Many foreign-invested companies in Vietnam proposed that the government reduce the frequency of minimum wage increases so they would have time to prepare themselves.
Nguyen Chi Thanh, chief financial officer of French company Scavi, said that the company has member companies in many provinces in Vietnam, including Dong Nai, Lam Dong, and Thua Thien Hue, with about 10,000 employees in total, so labour costs will increase remarkably after the new minimum wage comes into effect.
For example, at the plant in Bien Hoa in Dong Nai, as per the new regulation, the company will have to spend an additional VND200 million ($9,300) on its 1,000 employees’ wages.
“So many increases in such a short period of time in recent years have caused difficulties for the company,” Thanh said, adding that not only did wages increase, but the company’s expenses on social and medical insurance of employees have also been increasing.
Bosch Vietnam, though not having as many employees as Scavi, said it also saw a big increase in labour costs.
Thanh said that in recent years, the Vietnamese economy has been growing at less than 10 per cent per annum and decelerating, yet the minimum wage has been rising at more than 10 per cent a year. He said that these tendencies are unreasonable and make it difficult for companies, especially small and medium-sized ones.
“Small and medium-sized companies make up most of the Vietnamese business environment. There should be more time between consecutive increases, giving enough time for companies to adjust,” Thanh said.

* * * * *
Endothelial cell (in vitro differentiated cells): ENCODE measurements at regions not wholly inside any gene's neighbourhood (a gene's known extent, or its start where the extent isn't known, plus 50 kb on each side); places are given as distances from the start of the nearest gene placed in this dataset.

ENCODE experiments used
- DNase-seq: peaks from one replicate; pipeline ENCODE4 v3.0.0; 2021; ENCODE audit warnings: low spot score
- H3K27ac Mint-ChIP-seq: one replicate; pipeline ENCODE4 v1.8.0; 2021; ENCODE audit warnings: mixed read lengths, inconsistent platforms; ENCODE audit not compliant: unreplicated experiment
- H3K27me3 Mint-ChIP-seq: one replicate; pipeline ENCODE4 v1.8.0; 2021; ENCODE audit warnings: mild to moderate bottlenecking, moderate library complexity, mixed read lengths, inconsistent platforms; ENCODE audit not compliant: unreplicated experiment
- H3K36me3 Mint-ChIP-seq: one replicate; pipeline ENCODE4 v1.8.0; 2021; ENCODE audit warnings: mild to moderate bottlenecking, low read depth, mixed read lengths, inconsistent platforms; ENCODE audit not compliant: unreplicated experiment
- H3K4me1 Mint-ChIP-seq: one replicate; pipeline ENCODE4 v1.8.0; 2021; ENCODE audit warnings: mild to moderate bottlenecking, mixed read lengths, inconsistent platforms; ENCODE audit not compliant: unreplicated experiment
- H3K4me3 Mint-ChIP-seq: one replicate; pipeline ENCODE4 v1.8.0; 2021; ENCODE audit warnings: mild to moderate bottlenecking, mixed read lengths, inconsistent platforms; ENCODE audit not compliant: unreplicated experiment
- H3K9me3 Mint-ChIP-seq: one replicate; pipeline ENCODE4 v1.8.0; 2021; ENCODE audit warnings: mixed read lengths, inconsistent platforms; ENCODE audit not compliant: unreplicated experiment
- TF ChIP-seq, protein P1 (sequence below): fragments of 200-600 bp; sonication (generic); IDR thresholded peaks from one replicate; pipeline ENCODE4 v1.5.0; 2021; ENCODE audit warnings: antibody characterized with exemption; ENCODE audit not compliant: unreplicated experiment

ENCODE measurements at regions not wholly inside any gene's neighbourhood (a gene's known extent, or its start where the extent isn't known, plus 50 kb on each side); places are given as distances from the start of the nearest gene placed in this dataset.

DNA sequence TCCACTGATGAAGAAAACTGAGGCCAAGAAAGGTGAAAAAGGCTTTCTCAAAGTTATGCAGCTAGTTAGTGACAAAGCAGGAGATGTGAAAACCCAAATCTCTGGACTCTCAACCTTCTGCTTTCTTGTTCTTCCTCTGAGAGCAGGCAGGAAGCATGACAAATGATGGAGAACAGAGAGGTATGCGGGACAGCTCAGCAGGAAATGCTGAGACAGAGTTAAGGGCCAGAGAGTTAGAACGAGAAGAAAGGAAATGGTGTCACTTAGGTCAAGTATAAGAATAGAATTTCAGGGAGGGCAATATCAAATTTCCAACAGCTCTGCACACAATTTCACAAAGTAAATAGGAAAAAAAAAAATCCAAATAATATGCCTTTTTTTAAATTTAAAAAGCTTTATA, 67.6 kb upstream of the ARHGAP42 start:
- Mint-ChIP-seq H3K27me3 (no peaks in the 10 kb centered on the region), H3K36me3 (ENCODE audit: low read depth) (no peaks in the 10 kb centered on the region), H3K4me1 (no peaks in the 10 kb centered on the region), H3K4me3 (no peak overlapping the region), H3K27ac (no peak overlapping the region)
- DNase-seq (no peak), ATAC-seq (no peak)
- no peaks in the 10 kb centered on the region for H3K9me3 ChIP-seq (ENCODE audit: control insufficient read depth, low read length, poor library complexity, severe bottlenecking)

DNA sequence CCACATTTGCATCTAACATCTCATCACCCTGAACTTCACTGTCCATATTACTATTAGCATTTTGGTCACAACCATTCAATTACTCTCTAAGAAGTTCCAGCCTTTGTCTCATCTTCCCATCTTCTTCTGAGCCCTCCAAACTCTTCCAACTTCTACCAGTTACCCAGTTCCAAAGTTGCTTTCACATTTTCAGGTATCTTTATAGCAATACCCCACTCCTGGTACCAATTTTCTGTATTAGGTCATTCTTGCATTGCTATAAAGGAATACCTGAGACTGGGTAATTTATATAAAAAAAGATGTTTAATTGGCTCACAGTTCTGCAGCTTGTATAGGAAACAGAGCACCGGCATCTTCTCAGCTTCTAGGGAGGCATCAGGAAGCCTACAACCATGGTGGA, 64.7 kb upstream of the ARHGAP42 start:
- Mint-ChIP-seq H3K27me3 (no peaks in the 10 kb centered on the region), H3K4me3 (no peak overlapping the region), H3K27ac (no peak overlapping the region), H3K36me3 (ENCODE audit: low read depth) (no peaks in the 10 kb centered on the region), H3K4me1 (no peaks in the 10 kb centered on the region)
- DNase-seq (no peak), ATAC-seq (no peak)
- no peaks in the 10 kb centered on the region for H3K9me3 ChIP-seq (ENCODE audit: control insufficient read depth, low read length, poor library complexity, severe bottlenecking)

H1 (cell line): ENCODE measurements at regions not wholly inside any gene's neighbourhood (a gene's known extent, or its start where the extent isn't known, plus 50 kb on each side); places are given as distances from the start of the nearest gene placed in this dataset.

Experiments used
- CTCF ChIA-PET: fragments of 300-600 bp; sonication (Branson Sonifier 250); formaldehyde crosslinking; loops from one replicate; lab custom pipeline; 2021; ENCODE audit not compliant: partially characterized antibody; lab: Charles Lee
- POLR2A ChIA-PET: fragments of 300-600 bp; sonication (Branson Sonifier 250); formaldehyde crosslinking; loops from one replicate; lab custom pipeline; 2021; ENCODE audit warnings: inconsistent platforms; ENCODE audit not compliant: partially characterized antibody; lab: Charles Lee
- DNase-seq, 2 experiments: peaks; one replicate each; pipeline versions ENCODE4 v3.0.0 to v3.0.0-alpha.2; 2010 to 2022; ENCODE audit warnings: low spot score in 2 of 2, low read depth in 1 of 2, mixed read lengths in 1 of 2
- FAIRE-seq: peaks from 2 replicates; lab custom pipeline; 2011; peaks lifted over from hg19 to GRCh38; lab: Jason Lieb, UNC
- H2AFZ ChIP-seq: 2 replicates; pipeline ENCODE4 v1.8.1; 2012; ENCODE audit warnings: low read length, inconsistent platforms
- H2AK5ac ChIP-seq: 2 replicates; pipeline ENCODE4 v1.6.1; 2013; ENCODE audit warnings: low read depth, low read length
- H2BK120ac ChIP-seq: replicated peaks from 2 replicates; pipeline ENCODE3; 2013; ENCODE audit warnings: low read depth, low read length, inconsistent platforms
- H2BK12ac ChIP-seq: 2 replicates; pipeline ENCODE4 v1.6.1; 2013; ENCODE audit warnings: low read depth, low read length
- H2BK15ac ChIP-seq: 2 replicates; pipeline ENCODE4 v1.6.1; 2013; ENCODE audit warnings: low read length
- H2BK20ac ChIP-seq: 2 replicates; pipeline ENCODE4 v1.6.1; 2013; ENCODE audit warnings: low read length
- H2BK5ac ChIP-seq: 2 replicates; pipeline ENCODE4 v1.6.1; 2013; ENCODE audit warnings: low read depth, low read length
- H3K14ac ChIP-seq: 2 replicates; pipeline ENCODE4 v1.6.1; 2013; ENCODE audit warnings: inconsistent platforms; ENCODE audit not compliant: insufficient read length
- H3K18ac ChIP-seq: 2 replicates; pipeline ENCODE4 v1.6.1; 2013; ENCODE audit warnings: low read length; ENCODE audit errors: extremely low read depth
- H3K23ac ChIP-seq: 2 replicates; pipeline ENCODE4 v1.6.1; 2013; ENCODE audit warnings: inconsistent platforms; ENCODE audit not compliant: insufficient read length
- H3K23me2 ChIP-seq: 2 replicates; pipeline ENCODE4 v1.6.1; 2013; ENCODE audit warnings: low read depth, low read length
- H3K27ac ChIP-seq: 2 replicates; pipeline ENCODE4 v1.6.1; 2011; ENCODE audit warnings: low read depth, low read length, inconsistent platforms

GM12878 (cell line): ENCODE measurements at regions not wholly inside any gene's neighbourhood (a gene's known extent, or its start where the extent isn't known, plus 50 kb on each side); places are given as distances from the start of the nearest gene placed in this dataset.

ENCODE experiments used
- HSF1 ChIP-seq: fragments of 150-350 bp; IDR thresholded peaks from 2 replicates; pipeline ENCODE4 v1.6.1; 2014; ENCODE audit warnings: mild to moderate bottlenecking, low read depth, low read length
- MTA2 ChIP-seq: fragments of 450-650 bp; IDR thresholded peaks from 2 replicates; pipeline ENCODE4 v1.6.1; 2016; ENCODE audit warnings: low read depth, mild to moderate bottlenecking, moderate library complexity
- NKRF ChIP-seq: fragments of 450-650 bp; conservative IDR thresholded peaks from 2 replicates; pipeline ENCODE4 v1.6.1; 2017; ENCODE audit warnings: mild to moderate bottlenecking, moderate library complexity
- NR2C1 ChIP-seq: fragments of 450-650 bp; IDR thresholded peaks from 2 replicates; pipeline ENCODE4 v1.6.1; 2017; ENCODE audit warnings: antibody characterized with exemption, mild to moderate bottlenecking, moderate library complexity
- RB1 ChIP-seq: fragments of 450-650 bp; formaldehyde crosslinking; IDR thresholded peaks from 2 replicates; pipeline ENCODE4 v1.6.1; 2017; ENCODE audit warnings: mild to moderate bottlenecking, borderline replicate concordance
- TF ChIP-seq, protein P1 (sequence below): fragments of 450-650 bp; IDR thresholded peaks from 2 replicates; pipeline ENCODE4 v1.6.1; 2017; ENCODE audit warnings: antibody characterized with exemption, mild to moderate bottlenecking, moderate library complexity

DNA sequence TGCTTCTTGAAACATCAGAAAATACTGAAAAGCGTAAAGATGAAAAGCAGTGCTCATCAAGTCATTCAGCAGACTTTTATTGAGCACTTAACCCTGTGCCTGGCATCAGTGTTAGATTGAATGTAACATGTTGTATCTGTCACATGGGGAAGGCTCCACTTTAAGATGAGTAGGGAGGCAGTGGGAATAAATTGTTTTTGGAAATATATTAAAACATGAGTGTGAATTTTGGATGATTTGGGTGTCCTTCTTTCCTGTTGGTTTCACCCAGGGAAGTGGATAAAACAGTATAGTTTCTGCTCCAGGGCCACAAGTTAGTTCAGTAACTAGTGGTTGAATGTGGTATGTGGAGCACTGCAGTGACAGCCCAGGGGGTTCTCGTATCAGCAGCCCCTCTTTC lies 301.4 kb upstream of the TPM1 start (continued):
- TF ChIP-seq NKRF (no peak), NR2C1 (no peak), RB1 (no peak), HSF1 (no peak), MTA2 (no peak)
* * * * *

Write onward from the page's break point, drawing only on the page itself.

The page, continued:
Thanh also noted that Scavi sent a document to Vietnam Textile & Apparel Association, which is gathering opinions from companies in the sector to make a proposal to the government about widening the gap between minimum wage increases.
“Textile and garment companies in Vietnam have to spend a bigger percentage of their earnings on insurance and other fees than in rival textile and garment producing countries. Without support, including widening the gap, Vietnamese textile and garment companies will find it hard to compete internationally,” he added.
A representative of the Japan Business Association in Vietnam commented that the annual minimum wage increase should also be based on the expected economic growth for that year, adding that too large an increase would restrict companies from hiring.
Thanh said that the Vietnamese textile and garment industry saw growth in the past years but has been constantly underachieving expectations.
“Growth used to be 14-15 per cent a year, but now it is only one third of that,” Thanh said. “In this context, companies need more support to increase competitiveness. There should be careful consideration before each minimum wage increase.”